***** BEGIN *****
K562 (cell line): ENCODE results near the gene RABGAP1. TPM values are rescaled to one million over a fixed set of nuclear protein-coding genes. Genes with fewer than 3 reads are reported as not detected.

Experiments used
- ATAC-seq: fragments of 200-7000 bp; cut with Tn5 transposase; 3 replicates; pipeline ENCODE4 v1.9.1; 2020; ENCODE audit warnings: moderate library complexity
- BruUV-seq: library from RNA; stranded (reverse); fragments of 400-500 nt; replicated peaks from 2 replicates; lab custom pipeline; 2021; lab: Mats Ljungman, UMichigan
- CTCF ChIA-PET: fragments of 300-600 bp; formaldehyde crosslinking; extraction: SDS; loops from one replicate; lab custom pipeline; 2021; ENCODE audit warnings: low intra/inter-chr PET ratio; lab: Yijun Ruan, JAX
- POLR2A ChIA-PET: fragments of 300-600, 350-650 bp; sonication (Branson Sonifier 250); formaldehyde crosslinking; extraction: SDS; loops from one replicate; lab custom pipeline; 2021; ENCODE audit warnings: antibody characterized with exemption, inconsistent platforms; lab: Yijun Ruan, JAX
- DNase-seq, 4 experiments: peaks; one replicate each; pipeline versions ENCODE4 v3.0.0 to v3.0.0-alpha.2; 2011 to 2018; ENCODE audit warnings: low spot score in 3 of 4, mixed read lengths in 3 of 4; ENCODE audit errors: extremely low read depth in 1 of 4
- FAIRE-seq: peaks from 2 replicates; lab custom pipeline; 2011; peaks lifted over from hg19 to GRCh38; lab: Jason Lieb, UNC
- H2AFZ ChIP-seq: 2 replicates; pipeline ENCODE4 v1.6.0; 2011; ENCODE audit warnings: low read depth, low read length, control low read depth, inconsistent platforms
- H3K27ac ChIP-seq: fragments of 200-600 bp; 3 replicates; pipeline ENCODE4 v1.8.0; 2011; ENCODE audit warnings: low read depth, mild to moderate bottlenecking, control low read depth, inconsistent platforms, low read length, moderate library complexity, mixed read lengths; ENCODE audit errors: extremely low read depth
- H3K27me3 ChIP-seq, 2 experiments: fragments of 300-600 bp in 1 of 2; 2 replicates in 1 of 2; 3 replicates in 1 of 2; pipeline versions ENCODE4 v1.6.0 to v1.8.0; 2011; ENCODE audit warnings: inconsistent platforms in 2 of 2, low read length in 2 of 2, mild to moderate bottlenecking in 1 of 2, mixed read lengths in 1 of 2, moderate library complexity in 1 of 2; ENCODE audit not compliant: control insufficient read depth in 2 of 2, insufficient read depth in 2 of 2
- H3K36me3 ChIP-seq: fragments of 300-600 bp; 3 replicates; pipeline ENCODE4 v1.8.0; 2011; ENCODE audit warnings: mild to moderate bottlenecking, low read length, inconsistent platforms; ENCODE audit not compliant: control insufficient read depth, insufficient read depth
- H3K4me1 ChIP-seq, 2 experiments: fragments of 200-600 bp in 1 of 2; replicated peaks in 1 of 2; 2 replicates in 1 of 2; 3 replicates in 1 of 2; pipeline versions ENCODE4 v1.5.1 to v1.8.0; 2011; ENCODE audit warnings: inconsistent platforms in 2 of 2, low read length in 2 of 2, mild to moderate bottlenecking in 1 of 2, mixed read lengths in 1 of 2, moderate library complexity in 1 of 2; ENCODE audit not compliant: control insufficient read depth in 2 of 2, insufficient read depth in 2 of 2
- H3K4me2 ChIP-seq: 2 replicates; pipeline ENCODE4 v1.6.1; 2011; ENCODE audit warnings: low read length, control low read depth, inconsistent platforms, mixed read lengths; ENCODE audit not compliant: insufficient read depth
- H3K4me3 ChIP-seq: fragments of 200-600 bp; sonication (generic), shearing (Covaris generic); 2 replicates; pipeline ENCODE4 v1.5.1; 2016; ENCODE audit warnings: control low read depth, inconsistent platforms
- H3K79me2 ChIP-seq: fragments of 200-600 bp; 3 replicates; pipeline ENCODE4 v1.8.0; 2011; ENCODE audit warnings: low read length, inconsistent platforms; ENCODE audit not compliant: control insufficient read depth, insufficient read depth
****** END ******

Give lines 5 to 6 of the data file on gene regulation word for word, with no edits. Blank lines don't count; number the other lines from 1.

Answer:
- CTCF ChIA-PET: fragments of 300-600 bp; formaldehyde crosslinking; extraction: SDS; loops from one replicate; lab custom pipeline; 2021; ENCODE audit warnings: low intra/inter-chr PET ratio; lab: Yijun Ruan, JAX
- POLR2A ChIA-PET: fragments of 300-600, 350-650 bp; sonication (Branson Sonifier 250); formaldehyde crosslinking; extraction: SDS; loops from one replicate; lab custom pipeline; 2021; ENCODE audit warnings: antibody characterized with exemption, inconsistent platforms; lab: Yijun Ruan, JAX